Govt aiming to­ward FDI im­prove­ment, invit­ing in­vestors

The Financial Daily - - NATIONAL - Mo­hammed Arifeen

For­eign Di­rect In­vest­ment in­flows into Pak­istan have been de­clin­ing over the past few years. The sharp de­te­ri­o­ra­tion in the in­ter­nal se­cu­rity sit­u­a­tion around 2007 on­wards co­in­cided with rising po­lit­i­cal un­cer­tainty in the coun­try. At the same time, the global fi­nan­cial cri­sis had im­pacted FDI flows world­wide. Lack of good gov­er­nance, po­lit­i­cal tur­moil and com­pli­cated busi­ness reg­is­tra­tion pro­cesses were the ma­jor fac­tors be­hind the fall in FDI.

Af­ter record­ing an all-time high of $5.4 bil­lion in 2007-08, net FDI dropped to a low of $824 mil­lion in fis­cal year 2012. Net FDI fell to a pal­try $87 mil­lion, from $138 mil­lion in the same pe­riod in 2013.The sharp de­cline in FDI comes at a time of global re­cov­ery in out­ward FDI from de­vel­oped economies. Ac­cord­ing to UNCTAD, to­tal out­ward FDI in 2013 amounted to $1.45 tril­lion glob­ally; the share of de­vel­op­ing coun­tries was 54 per­cent or a to­tal in­flow of $778bn. Of this, Pak­istan man­aged to at­tract 0.17pc - far be­low its weight in terms of GDP.

Pak­istan re­ceived FDI of just $169 mil­lion dur­ing July to Septem­ber 2014, which was highly dis­ap­point­ing. This has hap­pened de­spite the fact that many sec­tors of the coun­try's econ­omy in­clud­ing en­ergy, in­fra­struc­ture de­vel­op­ment, agri­cul­ture, oil and gas, min­eral of­fer huge op­por­tu­ni­ties, but the govern­ment could not evolve a bet­ter strat­egy to at­tract po­ten­tial in­vestors due to which the FDI was di­vert­ing to re­gional coun­tries.

On the other hand In­dia FDI has been show­ing a con­tin­u­ous a highly favourable trend. FDI in­flows to In­dia in­creased 17 per cent in 2013 to reach $ 28 bil­lion, as per a United Na­tions re­port. The In­dian govern- ment's has kept a ro­bust busi­ness en­vi­ron­ment so that for­eign cap­i­tal keeps flow­ing into the coun­try. The govern­ment has taken many ini­tia­tives in re­cent years such as re­lax­ing FDI norms in 2013, in sec­tors such as de­fence, PSU oil re­finer­ies, tele­com, power ex­changes and stock ex­changes, among oth­ers. The same year, big global brands such as Tesco, Sin­ga­pore Air­lines and Eti­had lined up to in­vest in In­dia as the govern­ment opened more sec­tors to for­eign in­vest­ment. To­tal FDI in­flows into In­dia in the pe­riod April 2000Au­gust 2014 touched $ 341,357 mil­lion. To­tal FDI in­flows into In­dia dur­ing the pe­riod April-Au­gust fis­cal year 2015 were $ 17,445 mil­lion.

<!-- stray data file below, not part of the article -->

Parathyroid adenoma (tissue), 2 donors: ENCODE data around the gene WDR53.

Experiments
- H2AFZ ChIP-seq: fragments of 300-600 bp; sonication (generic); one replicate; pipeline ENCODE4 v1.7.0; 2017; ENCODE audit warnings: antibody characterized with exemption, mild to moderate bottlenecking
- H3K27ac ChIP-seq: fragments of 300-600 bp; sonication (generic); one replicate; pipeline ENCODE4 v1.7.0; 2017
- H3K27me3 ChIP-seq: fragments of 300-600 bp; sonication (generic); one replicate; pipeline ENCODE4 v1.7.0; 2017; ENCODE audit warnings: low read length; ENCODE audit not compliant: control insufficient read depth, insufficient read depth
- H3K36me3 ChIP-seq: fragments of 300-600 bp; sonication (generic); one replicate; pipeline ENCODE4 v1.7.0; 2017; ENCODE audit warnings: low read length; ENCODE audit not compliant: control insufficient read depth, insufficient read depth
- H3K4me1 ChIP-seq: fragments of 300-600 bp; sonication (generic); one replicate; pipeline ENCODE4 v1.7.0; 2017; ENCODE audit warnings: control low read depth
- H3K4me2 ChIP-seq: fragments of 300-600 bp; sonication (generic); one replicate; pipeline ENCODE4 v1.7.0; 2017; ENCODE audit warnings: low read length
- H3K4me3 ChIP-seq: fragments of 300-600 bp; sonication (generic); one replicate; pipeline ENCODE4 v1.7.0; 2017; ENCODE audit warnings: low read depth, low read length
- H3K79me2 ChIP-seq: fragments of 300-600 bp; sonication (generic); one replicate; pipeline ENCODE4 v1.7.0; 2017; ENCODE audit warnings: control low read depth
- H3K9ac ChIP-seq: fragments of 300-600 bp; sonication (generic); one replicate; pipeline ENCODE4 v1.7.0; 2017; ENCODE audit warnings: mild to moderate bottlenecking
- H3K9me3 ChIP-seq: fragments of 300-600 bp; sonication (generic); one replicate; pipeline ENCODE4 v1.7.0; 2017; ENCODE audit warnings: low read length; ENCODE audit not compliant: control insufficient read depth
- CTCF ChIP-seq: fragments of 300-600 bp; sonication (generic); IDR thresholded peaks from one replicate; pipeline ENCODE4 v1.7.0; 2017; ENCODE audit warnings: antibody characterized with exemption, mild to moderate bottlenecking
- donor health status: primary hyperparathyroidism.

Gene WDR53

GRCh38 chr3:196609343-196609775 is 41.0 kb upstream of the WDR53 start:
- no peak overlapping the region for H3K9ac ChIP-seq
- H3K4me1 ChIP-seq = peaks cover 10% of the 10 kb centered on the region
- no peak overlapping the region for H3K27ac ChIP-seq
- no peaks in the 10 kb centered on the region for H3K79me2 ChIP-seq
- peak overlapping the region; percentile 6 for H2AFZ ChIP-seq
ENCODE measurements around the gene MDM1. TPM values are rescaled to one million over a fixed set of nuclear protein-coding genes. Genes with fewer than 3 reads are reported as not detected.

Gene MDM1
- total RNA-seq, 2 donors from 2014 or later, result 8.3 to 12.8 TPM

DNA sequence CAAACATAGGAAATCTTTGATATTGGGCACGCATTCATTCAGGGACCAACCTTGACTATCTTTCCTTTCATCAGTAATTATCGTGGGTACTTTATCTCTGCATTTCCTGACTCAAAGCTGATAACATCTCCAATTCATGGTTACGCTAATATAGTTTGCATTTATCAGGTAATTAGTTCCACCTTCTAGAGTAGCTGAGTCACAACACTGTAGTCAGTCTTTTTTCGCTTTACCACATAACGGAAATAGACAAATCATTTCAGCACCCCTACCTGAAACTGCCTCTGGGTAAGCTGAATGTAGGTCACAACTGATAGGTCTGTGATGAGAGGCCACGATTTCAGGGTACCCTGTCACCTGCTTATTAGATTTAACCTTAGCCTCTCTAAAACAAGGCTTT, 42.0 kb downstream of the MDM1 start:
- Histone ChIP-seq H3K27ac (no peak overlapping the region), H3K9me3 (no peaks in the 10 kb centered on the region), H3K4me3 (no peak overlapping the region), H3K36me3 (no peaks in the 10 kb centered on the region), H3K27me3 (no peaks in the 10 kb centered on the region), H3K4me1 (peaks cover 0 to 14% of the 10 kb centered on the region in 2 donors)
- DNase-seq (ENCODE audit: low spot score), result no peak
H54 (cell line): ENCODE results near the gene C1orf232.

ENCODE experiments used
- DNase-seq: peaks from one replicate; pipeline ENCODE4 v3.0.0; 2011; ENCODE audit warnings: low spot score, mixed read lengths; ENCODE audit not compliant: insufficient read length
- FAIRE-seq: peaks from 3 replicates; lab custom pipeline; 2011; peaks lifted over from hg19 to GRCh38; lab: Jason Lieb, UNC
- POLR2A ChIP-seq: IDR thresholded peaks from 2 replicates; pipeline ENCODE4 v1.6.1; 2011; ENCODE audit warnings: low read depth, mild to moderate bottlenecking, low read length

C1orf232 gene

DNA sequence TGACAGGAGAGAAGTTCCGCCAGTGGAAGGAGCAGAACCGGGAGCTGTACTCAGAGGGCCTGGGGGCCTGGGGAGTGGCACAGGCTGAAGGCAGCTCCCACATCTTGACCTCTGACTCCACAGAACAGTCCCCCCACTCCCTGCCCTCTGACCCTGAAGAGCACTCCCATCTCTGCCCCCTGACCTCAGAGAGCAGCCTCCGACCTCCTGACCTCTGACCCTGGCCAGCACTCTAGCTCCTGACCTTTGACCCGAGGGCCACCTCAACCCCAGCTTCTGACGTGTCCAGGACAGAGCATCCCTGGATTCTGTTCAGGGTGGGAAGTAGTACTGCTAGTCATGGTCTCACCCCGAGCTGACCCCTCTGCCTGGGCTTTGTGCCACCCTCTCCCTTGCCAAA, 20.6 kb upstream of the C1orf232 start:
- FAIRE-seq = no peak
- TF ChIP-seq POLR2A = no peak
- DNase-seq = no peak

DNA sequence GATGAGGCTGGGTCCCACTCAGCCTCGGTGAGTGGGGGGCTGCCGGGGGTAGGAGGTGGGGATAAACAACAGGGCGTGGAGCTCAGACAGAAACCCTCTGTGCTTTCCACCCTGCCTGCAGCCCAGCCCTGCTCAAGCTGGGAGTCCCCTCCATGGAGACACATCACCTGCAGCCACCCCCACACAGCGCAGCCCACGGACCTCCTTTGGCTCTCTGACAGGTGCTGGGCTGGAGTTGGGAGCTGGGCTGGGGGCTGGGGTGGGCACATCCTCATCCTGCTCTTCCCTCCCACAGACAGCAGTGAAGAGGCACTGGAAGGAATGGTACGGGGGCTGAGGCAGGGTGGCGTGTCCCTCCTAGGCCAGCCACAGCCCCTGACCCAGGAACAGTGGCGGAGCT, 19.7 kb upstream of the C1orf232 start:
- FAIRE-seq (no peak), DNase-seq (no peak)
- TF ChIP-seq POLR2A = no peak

The ser­vices sec­tor ($ 2,336 mil­lion) at­tracted the high­est FDI eq­uity in­flows in the pe­riod April-Au­gust 2014, fol­lowed by the ser­vices ($ 1,086 mil­lion) and drugs & phar­ma­ceu­ti­cals ($ 903 mil­lion) sec­tors. Mau­ri­tius led the share of top in­vest­ing coun­tries by FDI eq­uity in­flows into In­dia with $ 3,934 mil­lion dur­ing April-Au­gust fis­cal year 2015 , fol­lowed by Sin­ga­pore ($ 1,892 mil­lion), the Nether­lands ($ 1,562 mil­lion) and Ja­pan $ 897 mil­lion).In­dia's cab­i­net has cleared a pro­posal which al­lows 100 per cent FDI in rail­way in­fra­struc­ture, ex­clud­ing oper­a­tion. Di­rect In­vest­ment in In­dia av­er­aged $1009.21 mil­lion from 1995 un­til 2014, reach­ing an all time high of $5670 mil­lion in Fe­bru­ary of 2008 and a record low of -$60 mil­lion in Fe­bru­ary of 2014.

In this con­text the ex­am­ple of Bangladesh may be taken into con­sid­er­a­tion. For­eign Di­rect In­vest­ment in Bangladesh in­creased to $1300 mil­lion in 2013 from $1191 mil­lion in 2012. For­eign Di­rect In­vest­ment in Bangladesh av­er­aged $772.25 mil­lion from 2002 un­til 2013, reach­ing an all time high of $1300 mil­lion in 2013 and a record low of $276 mil­lion in 2004. The in­flow of For­eign Di­rect In­vest­ment in Bangladesh has gone up by 24 per­cent in 2013 de­spite the coun­try wit­nessed se­ri­ous po­lit­i­cal un­rest and anti-busi­ness cli­mate dur­ing the pe­riod. The 'World In­vest­ment Re­port' of the Unctad, re­leased, said Bangladesh re­ceived $1,599 mil­lion FDI last year. The coun­try holds sec­ond place af­ter In­dia in South Asia in draw­ing FDI last year.